Yes, Evgeni Malkin has become the modern day Car 54. All hell is breaking loose on the ice, but Evgeni Malkin has been nowhere to be found this season. Don’t believe me? Maybe you’ll believe the numbers.

In the table below, all figures are per game

Category 2012 2013 Change
Even strength goals 0.51 0.12 -76%
Even strength assists 0.49 0.36 -27%
Even strength points 1.00 0.48 -52%
Power play goals 0.16 0.12 -25%
Power play assists 0.29 0.48 +64%
Power play points 0.45 0.60 +32%

The numbers tell a pretty good story. Malkin simply isn’t producing at even strength. His points per game has dropped from 1 to 0.48, meaning his point production at even strength is less than half what it was last year. That’s what you would call a precipitous drop. Evgeni Malkin, where are you?

Another way to look at these stats is the ratio of power play points to even strength points. This year, it is an astound 1.25. Last year, it was only 0.45, meaning he tallied less than half his points on the power play. This year, he has more power play than even strength points. He’s basically become nothing but a power play specialist this year. Evgeni Malkin, where are you?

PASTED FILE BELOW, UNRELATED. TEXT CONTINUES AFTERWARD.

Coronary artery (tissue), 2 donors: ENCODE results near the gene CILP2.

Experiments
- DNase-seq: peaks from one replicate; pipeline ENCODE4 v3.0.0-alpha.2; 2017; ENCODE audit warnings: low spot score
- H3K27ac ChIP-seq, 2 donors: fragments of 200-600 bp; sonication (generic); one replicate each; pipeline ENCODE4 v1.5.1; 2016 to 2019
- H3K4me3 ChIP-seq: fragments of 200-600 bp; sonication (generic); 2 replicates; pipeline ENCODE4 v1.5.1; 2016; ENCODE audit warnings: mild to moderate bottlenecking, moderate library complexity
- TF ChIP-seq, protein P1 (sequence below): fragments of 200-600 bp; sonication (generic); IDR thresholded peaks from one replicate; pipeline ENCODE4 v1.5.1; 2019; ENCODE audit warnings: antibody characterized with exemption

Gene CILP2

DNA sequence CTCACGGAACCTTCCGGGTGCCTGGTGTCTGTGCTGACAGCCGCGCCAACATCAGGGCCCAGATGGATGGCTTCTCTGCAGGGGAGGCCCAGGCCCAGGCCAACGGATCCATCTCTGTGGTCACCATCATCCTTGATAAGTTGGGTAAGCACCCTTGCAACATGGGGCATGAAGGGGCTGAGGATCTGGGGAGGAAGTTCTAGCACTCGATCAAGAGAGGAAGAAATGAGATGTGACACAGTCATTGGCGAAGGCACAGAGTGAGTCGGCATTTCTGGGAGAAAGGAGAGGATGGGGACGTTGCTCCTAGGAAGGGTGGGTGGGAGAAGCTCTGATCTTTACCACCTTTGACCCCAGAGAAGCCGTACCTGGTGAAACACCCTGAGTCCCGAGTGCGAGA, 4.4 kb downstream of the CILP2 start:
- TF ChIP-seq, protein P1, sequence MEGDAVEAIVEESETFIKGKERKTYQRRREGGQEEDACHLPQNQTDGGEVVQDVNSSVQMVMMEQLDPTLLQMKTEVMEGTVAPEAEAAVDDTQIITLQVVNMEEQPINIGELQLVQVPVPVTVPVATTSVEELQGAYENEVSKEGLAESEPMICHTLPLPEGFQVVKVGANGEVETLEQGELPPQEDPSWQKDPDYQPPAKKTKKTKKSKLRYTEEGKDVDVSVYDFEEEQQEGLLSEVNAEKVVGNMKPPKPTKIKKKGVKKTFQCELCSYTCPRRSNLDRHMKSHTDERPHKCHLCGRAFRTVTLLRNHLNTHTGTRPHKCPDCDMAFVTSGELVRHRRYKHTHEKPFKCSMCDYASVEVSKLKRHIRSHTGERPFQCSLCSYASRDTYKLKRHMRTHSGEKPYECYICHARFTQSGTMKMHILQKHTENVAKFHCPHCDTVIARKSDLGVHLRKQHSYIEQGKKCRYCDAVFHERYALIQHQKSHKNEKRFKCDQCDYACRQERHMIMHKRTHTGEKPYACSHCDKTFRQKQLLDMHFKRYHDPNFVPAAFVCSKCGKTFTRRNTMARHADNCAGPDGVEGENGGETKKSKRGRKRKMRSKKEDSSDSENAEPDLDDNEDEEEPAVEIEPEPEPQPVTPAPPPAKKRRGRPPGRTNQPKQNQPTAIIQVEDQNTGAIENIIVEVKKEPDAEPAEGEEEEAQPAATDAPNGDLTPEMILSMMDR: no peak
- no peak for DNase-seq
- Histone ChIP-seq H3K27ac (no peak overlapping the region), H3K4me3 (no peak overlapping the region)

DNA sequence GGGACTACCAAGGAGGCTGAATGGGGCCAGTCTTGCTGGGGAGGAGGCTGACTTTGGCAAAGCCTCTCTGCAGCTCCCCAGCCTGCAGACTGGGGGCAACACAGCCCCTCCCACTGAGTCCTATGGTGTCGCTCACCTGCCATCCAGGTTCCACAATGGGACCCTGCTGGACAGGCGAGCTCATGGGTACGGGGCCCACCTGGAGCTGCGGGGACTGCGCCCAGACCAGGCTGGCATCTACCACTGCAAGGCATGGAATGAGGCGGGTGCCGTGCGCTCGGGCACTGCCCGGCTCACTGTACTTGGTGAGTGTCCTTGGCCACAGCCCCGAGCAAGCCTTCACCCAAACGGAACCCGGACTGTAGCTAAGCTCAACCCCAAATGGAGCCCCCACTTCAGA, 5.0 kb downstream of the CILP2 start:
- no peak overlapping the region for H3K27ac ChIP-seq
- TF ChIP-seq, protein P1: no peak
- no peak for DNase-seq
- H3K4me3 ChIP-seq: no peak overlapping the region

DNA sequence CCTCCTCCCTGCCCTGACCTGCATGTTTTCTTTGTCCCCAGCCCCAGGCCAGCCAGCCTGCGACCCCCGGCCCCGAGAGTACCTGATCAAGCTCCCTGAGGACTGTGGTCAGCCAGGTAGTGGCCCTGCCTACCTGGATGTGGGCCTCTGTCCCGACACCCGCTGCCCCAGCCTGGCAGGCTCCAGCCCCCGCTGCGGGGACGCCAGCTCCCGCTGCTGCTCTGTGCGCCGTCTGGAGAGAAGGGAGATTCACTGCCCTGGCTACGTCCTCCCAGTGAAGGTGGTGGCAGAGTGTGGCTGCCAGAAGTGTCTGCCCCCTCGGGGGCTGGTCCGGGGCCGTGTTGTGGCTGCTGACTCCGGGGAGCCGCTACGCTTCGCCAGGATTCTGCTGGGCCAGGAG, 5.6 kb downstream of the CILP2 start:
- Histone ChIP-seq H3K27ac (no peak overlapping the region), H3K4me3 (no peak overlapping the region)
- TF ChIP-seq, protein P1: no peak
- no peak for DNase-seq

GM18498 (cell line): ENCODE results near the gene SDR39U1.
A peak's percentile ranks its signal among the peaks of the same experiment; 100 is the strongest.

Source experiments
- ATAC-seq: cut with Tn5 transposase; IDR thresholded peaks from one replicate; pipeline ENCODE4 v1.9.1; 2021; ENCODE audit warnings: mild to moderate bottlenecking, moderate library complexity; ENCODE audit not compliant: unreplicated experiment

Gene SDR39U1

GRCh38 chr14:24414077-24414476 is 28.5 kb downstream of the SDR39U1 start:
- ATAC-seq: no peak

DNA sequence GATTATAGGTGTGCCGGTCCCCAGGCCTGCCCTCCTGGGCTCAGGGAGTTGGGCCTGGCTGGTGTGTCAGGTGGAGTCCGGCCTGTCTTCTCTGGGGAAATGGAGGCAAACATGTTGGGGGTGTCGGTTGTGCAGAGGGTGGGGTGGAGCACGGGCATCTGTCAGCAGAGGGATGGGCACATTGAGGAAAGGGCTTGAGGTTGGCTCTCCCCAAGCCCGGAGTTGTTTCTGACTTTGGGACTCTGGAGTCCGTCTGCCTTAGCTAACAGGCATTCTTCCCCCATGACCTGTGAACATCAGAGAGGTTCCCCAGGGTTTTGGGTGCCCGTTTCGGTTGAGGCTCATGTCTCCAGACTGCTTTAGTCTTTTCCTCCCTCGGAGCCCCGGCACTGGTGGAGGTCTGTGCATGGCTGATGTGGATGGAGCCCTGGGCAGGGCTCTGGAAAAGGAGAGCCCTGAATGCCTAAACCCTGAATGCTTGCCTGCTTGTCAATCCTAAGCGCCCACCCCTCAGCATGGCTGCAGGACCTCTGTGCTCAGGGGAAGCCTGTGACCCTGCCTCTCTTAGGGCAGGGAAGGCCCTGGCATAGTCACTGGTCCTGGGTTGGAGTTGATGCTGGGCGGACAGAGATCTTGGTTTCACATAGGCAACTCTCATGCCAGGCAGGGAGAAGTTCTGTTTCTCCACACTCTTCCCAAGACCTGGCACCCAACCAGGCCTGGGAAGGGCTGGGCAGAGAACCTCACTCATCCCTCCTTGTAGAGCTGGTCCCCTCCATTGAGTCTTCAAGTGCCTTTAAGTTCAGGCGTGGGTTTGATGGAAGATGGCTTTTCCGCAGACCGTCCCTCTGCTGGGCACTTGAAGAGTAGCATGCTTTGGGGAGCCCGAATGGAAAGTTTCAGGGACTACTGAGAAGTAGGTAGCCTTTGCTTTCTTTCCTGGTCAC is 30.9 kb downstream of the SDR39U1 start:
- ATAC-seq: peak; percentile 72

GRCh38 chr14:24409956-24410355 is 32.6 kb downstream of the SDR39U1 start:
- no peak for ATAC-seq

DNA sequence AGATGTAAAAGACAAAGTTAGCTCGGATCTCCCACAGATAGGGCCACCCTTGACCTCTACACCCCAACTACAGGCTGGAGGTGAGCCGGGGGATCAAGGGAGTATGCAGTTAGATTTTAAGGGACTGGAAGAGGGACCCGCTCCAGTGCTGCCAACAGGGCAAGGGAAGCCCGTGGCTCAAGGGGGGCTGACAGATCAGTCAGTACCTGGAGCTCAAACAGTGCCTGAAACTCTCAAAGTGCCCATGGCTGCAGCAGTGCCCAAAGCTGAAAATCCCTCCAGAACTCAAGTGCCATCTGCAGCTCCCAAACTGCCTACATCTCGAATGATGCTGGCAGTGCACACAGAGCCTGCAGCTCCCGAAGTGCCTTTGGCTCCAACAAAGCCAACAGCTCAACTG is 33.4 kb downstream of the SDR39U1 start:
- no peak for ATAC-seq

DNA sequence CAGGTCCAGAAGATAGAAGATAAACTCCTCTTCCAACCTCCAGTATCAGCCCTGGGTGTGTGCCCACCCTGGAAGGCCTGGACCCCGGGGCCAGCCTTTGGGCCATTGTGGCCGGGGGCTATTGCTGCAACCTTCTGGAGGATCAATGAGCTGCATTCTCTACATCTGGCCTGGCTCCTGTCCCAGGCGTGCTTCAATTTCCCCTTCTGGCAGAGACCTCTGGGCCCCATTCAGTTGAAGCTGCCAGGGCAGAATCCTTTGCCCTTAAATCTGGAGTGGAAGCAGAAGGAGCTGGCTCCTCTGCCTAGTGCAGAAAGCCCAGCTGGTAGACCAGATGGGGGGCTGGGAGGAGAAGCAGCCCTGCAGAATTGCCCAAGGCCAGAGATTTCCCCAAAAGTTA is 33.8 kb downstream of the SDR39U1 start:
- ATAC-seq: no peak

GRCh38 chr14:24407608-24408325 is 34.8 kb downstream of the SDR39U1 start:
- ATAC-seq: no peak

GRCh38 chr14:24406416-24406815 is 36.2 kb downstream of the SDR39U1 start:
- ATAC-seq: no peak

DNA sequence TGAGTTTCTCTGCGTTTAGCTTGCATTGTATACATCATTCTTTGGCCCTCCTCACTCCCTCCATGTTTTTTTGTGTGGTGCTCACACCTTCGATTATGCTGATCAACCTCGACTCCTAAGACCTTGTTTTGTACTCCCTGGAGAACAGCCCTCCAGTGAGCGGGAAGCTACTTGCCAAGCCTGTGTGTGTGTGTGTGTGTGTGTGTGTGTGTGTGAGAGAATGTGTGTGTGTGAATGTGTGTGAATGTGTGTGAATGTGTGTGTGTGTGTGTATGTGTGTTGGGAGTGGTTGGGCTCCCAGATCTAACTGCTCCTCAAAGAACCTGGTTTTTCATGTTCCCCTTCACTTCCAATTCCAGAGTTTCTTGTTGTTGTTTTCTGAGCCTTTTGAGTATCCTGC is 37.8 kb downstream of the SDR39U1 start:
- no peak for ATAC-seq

Now we’re going to look at some advanced metrics. These are all 5-on-5 numbers.

Category 2012 2013 Change
Corsi* 17.69 13.31 -33%
Corsi Rel QoC** 0.279 -0.212 -176%
Corsi Relative*** 11.3 17.6 +56%

*a simple plus/minus-style rating of the total number of shots on goal, missed shots and blocked shots directed at the opposing net while a player is on the ice at even strength.

**The average relative Corsi of opposing players, weighted by head-to-head ice time.

***measures the difference in Corsi between a player’s on-ice performance and his team’s performance when he’s on the bench.

All definitions courtesy of Broadstreethockey.com

These numbers for the most part back up the contention that Malkin has been horrible at even strength. His line is generating far fewer shot attempts than it did last year. Some of that is likely due to not having a legitimate left winger for much of the time. But you also cannot ignore Malkin’s often indifferent play this season as a factor.

When you look at Sid’s line, it is quite obvious he has made his linemates better. Not so with whoever has been on the left wing of this line. He certainly has not made them better. Rather, they have dragged him down, certainly not what you would expect from last year’s Hart Trophy winner. He just hasn’t been the same player he was last year.

Evgeni Malkin, where are you?